I almost forgot that today is the feast of Saint Giovan Giuseppe della Croce.
A Family Connection
My mother’s grandmother was born and raised in a baroque palazzo nestled in a lazy southern Italian paese called Piedimonte d’Alife. From the windows of the house one can look up and see the hermitage of La Solitudine where a humble Franciscan lived an extraordinary holiness. The grace of Saint Giovan Giuseppe della Croce seems to linger still in the wild nature and austere friary above Piedimonte d’Alife.
I first visited La Solitudine in 1975. The cells, refectory, and hermitages are narrow with extremely low ceilings; this particular form of architectural austerity was characteristic of the Alcantarine Reform to which Saint Giovan Giuseppe belonged.
Our saint died on March 5, 1739. Four years later, in 1743, Bishop Isabella dedicated to Saint Michael the Archangel the family chapel constructed by my Onoratelli ancestors at the foot of the mountain crowned by Saint Giovan Giuseppe’s hermitage.
A Franciscan Father of the Desert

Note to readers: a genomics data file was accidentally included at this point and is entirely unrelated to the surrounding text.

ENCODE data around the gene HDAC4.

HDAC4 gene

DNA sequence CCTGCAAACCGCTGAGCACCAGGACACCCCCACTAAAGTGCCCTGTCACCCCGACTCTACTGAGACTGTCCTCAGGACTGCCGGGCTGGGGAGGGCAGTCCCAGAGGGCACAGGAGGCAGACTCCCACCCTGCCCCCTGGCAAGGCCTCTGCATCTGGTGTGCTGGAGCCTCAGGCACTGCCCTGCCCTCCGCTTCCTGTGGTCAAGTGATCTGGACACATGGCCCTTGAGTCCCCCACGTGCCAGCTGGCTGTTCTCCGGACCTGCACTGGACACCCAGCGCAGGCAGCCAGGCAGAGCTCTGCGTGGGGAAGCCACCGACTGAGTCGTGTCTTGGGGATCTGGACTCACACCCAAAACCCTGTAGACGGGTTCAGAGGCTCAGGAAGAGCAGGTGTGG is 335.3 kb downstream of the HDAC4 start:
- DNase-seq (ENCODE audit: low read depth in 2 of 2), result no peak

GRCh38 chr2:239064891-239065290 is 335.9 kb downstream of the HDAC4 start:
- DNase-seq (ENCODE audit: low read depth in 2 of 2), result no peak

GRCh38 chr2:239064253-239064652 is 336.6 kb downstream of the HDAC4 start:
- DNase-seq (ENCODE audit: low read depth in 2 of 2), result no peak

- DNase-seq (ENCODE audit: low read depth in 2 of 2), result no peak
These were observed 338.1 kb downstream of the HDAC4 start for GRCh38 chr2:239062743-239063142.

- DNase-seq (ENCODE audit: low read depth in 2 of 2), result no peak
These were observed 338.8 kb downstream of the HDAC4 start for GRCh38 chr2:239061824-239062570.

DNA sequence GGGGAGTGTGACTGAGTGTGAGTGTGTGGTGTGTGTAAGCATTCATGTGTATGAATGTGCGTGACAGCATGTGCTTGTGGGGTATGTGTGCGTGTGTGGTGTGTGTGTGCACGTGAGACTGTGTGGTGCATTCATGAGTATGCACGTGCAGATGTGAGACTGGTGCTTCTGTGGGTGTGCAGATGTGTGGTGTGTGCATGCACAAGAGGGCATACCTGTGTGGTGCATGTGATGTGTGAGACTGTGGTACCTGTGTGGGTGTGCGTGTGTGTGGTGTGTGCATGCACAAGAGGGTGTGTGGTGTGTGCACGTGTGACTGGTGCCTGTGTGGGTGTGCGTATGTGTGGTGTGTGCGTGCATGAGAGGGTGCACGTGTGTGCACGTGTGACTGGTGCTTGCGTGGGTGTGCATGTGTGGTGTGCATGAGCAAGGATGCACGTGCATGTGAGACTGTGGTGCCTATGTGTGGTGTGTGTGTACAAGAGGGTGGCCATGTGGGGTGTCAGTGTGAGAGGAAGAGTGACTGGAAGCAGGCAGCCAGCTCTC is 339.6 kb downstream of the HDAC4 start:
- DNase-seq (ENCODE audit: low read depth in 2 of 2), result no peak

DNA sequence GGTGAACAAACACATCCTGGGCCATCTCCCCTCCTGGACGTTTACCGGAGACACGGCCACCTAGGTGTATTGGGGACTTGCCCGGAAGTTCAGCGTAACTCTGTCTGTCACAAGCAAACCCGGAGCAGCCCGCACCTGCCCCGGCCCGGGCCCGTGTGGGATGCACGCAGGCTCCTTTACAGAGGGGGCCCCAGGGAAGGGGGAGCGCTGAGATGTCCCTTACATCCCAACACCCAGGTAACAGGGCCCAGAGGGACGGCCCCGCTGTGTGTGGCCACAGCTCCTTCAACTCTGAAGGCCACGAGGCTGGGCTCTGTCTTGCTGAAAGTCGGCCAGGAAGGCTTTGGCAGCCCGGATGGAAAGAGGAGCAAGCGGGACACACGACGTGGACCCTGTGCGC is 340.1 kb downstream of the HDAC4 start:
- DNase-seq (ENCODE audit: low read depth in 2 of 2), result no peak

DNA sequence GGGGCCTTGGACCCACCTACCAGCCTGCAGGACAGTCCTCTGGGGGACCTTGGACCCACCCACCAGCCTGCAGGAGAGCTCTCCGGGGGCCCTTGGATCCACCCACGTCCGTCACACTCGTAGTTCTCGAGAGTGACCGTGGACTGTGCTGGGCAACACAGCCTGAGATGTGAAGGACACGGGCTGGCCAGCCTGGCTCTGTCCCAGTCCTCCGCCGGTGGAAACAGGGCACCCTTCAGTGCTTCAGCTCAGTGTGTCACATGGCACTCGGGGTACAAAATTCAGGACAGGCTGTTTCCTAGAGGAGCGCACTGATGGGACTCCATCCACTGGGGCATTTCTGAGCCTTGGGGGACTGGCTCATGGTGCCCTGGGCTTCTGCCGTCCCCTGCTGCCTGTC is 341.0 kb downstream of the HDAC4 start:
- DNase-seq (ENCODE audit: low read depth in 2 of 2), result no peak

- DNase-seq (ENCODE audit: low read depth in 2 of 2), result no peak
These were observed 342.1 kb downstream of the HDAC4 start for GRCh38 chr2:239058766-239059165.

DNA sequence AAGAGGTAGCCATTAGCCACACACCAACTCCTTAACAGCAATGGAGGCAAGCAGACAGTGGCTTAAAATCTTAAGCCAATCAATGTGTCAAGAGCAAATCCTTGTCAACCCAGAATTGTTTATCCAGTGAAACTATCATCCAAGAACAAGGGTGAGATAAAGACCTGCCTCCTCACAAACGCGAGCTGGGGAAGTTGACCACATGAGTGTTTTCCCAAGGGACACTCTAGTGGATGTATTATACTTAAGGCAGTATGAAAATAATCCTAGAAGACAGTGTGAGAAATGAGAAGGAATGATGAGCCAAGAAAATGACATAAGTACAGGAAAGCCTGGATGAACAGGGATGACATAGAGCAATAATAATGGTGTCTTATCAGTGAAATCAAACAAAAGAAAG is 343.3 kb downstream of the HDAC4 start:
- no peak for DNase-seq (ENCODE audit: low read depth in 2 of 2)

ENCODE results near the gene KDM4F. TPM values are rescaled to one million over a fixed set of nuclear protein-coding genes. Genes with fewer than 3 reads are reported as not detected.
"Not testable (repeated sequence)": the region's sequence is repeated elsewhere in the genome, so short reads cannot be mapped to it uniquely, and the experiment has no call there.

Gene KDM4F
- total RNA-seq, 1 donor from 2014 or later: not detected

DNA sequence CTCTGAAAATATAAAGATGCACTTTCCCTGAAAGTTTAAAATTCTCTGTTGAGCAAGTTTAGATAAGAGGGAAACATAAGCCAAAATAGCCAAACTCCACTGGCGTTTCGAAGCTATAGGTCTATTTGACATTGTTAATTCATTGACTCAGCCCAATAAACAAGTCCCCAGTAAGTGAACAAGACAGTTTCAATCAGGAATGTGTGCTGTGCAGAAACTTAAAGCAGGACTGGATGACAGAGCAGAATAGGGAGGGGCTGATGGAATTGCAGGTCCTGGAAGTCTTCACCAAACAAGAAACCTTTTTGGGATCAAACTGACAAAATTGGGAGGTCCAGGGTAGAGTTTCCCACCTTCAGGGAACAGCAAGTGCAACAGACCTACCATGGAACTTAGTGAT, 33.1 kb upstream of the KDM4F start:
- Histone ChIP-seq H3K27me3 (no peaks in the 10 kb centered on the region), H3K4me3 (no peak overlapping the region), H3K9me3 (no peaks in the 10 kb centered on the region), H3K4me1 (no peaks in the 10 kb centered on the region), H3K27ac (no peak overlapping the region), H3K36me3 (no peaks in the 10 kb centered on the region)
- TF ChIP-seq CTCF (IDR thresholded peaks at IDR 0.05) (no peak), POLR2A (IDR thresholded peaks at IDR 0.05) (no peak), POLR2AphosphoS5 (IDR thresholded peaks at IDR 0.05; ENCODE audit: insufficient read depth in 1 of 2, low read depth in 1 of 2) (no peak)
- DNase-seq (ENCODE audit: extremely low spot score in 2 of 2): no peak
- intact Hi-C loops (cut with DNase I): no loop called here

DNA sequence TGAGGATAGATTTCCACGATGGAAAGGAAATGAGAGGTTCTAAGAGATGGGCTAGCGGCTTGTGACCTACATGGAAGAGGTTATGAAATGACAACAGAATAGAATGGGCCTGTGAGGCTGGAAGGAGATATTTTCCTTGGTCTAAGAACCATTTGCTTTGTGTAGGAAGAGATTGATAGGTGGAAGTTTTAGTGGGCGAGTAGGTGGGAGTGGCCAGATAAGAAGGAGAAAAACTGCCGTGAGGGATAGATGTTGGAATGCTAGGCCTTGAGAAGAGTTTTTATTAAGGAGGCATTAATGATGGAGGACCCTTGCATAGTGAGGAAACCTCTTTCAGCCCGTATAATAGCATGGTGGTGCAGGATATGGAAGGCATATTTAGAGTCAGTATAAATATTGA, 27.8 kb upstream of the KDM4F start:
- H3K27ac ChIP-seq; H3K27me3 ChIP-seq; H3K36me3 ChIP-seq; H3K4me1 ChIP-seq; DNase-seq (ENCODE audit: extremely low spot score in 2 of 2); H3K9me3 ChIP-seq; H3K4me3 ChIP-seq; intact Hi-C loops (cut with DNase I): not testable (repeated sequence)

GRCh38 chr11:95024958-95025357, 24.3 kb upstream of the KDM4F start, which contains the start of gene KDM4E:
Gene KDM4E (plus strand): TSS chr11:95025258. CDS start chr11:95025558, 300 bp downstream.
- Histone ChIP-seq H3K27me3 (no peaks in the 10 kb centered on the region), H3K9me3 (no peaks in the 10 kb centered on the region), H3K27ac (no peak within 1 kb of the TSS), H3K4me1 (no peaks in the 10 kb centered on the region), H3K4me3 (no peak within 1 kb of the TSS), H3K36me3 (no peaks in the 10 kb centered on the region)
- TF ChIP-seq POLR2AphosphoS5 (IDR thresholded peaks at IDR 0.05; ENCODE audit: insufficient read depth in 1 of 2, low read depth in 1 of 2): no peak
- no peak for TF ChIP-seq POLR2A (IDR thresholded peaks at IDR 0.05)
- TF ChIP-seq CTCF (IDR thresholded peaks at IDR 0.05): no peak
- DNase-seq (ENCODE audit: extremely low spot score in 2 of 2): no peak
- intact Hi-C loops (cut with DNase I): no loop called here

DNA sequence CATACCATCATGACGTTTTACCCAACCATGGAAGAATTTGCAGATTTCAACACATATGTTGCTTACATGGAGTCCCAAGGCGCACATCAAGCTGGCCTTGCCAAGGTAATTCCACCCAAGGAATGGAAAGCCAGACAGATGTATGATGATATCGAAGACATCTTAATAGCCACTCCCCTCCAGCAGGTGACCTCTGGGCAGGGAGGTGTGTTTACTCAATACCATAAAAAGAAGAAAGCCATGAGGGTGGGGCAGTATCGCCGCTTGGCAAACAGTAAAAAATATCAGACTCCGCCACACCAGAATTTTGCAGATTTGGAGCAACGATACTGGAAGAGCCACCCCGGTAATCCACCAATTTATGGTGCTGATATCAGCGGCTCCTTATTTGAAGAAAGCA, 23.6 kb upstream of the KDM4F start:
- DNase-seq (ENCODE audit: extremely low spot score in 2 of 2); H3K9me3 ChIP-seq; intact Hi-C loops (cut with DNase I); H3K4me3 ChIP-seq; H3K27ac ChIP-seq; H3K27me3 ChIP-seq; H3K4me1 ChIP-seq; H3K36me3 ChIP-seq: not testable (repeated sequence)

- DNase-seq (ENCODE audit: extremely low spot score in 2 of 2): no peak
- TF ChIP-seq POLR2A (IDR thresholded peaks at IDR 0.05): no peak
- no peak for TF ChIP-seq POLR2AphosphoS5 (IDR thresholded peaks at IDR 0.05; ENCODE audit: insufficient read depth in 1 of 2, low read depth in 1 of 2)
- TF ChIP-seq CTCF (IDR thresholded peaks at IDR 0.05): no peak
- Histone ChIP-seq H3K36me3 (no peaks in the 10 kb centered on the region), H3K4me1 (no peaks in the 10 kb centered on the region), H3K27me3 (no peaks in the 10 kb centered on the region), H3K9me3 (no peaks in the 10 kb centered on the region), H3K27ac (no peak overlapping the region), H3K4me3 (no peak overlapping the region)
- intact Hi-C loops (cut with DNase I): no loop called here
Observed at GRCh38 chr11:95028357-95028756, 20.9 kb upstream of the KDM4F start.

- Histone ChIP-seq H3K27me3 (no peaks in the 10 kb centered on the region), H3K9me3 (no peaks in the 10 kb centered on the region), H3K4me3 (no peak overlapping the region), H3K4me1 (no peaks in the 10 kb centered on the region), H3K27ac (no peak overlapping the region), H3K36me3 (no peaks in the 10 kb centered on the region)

In obedience to the express desire of his superior, our saint submitted to receive the dignity of the priesthood, and was appointed to hear confessions; in which task he displayed a profound theological learning, which he had acquired solely at the foot of the cross. But, carried onward by an ardent love of the cross, whose treasures he more and more discovered as he advanced in the dignity and functions of the sacred ministry, he resolved to establish in the wood adjoining his convent a kind of solitude, where, after the manner of the ancient Fathers of the Desert, he might devote himself entirely to prayer and penitential austerities, and give to the Church an illustrious and profitable example of the sacerdotal spirit exercised in a perfect degree. There was found in the wood a pleasant fountain, whose waters healed the sick; and hard by he erected a little church, and round about it, at intervals, five small hermitages, wherein, with his companions, he renewed the austere and exalted life of the old anchorites, and advanced greatly in spirituality. And in order that no care or worldly thought might ruffle the sublime tranquillity of this contemplative life, the convent had charge of daily supplying the holy solitary with food. (1864 Edition of Butler’s Lives of the Saints)